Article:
We have often discussed the supreme silliness of believing that one boatfull of animals a mere 4,000 years ago could have populated every continent of our world with millions of species. But creationists insist that it’s true.
Perhaps you’ll change your mind after you read what we found at the blog of Ken Ham (ol’ Hambo), the Australian entrepreneur who has become the ayatollah of Appalachia, famed not only for his creationist ministry, Answers in Genesis (AIG), but also for the infamous, mind-boggling Creation Museum, and for building an exact replica of Noah’s Ark.
Hambo’s post is Millions of Species in Thousands of Years?
Don’t laugh and don’t click away, dear reader. What’s at stake is an eternity in the Lake of Fire, so the least you can do is take a look at what ol’ Hambo says. Here are some excerpts, with bold font added by us for emphasis and scripture references omitted:
With the Ark Encounter opening on July 7 in Northern Kentucky, many of the visitors will encounter the concept of animal kinds, perhaps for the first time. Kind is the biblical term used to refer to groups of living things.
Pay attention, dear reader. Hambo is going to explain everything to us. He says:
All organisms reproduce “according to their kind.” In most instances, research has placed kind around the same level as family in our modern classification system.
That’s not so difficult, is it? Let’s read on:
Now Ark Encounter visitors unfamiliar with this concept might be surprised to learn that Noah took only around 2,000 animal kinds with him on the Ark — not millions of species.
Somehow, Hambo knows that the Ark contained only 2,000 animal kinds. However, because Noah was commanded to bring mating pairs, we assume that means 4,000 animals. That’s a lot of animals on one boat — truly an arkload. But was it a sufficient number of biological families? The classification of “family” isn’t precise, and what is or is not a family changes from time to time, so it’s difficult to find a list of them all. Anyway, there are at least 20,000 biological families out there. You don’t need to worry about that, because Hambo confronts the issue:
Not surprisingly, one of the many questions we’ve received about the Ark is how so few kinds could turn into so many species in just a few thousand years after the Flood.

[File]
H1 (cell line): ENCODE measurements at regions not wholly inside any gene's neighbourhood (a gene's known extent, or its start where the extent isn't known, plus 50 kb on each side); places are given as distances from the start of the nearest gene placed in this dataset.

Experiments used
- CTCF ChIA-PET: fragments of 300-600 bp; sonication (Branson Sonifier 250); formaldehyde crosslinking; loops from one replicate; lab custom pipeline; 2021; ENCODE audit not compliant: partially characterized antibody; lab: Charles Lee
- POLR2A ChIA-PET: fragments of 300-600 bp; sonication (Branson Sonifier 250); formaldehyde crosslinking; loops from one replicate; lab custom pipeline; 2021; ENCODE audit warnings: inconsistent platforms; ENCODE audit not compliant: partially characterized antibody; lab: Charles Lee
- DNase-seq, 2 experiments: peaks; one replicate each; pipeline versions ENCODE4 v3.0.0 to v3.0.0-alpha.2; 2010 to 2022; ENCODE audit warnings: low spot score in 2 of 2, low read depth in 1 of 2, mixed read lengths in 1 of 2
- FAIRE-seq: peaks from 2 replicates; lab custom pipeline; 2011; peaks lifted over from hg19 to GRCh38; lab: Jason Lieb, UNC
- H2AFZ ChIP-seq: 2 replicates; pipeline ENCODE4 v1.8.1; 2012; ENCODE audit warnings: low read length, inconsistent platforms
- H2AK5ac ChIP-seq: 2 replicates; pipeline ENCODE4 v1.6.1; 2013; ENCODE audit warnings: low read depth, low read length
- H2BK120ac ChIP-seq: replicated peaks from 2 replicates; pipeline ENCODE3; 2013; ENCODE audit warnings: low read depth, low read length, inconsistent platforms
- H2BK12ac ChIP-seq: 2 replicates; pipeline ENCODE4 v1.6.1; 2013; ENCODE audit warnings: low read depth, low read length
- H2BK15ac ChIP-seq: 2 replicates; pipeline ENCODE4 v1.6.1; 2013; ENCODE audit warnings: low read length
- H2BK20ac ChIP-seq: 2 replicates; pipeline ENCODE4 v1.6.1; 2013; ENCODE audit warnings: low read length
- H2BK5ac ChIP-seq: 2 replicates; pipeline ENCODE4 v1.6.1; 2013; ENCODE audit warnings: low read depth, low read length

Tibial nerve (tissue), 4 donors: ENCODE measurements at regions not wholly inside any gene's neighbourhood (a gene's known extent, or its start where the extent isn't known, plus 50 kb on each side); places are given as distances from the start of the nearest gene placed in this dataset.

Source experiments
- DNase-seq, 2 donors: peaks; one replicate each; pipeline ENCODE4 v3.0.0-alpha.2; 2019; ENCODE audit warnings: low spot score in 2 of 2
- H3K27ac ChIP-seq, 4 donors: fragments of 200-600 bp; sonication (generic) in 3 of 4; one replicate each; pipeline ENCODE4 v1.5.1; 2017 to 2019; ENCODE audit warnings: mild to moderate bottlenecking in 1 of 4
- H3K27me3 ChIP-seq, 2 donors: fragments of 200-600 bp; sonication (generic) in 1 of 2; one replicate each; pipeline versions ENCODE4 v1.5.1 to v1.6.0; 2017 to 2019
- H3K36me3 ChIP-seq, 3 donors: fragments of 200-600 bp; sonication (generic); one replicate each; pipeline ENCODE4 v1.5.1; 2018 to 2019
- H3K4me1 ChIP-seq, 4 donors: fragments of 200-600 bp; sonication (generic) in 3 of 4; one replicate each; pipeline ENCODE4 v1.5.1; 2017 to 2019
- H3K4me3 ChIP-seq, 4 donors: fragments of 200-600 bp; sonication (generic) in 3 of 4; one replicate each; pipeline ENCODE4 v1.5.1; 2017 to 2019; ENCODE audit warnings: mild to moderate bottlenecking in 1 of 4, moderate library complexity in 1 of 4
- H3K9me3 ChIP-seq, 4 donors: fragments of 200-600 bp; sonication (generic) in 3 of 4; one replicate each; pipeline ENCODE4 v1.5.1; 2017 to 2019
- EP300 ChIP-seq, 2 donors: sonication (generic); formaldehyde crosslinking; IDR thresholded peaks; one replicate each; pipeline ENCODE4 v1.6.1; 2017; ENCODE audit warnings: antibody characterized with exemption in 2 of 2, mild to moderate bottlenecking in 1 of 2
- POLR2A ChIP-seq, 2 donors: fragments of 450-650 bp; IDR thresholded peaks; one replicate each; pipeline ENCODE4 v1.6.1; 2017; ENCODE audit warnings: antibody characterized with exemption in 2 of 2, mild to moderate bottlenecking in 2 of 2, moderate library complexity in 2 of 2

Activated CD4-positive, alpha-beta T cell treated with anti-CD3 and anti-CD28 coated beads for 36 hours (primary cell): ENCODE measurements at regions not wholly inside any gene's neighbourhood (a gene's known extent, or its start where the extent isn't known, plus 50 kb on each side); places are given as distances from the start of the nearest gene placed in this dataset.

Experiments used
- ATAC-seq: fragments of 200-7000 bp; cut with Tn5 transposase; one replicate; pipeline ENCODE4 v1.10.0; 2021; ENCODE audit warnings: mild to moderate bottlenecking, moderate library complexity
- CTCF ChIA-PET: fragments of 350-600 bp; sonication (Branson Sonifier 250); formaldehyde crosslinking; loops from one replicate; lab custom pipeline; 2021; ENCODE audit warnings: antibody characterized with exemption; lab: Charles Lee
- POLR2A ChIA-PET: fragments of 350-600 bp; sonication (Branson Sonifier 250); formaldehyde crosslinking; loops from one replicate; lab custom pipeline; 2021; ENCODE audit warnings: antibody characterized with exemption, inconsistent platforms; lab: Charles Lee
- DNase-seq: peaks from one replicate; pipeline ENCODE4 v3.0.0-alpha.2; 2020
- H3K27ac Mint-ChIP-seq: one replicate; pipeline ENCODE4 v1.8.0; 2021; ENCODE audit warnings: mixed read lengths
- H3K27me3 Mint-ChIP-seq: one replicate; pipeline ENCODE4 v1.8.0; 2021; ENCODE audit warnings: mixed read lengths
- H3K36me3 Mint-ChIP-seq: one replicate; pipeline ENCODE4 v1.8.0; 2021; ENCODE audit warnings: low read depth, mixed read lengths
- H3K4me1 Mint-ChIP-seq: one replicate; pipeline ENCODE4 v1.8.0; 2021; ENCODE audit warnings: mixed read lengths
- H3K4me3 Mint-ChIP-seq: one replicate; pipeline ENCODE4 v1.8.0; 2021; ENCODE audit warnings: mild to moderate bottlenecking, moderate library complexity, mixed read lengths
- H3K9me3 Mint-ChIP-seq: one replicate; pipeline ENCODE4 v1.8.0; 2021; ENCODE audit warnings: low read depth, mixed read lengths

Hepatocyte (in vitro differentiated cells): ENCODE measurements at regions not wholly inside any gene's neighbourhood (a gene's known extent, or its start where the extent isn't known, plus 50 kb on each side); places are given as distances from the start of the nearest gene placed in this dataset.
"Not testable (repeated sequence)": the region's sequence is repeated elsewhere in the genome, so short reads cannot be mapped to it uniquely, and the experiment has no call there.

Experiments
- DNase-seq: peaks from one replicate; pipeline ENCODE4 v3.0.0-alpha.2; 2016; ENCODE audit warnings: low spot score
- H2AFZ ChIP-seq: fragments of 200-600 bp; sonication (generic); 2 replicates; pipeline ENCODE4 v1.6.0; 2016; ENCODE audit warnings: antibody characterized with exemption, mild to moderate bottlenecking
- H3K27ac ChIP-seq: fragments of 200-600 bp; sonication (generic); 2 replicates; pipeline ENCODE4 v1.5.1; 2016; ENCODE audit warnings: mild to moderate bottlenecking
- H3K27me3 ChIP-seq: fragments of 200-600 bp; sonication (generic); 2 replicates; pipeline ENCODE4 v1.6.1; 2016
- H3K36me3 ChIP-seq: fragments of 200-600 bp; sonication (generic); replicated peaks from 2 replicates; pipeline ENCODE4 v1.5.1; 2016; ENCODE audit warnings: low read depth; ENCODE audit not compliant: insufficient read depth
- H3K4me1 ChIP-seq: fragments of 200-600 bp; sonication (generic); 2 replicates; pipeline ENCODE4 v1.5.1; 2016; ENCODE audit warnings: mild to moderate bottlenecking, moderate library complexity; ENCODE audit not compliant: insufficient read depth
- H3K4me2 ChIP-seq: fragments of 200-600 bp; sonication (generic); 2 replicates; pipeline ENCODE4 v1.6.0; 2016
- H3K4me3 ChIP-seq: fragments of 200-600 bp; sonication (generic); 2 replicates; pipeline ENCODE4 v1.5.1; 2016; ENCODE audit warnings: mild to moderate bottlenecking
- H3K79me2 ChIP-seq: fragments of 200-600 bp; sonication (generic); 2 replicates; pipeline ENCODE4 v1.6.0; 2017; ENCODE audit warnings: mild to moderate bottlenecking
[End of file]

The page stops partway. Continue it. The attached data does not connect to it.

Yes — that’s what we’re all wondering. So what’s the answer? Here it comes:
Well, there’s an answer to this intriguing question! Our research biologist Dr. Nathaniel Jeanson and the Institute for Creation Research’s Dr. Jason Lisle have just published an extensive technical answer in our peer-reviewed journal, Answers Research Journal. The model laid out in their paper “significantly advances the young-creation explanation for the origin of species, and it makes testable predictions by which it can be further confirmed or rejected in the future.”
[*Begin Drool Mode*] Ooooooooooooh — it’s peer reviewed! [*End Drool Mode*] Here’s a link to that article: On the Origin of Eukaryotic Species’ Genotypic and Phenotypic Diversity.
Before you read it, take a look at the Instructions to Authors Manual for that prestigious journal. In the section on “Paper Review Process” it says:
The following criteria will be used in judging papers:
1. Is the paper’s topic important to the development of the Creation and Flood model?
2. Does the paper’s topic provide an original contribution to the Creation and Flood model?
3. Is this paper formulated within a young-earth, young-universe framework?
4. If the paper discusses claimed evidence for an old earth and/or universe, does this paper offer a very constructively positive criticism and provide a possible young-earth, young-universe alternative?
5. If the paper is polemical in nature, does it deal with a topic rarely discussed within the origins debate?
6. Does this paper provide evidence of faithfulness to the grammatical-historical/normative interpretation of Scripture?
So there you are. If you decide to read the “peer reviewed” article, let us know what it says.
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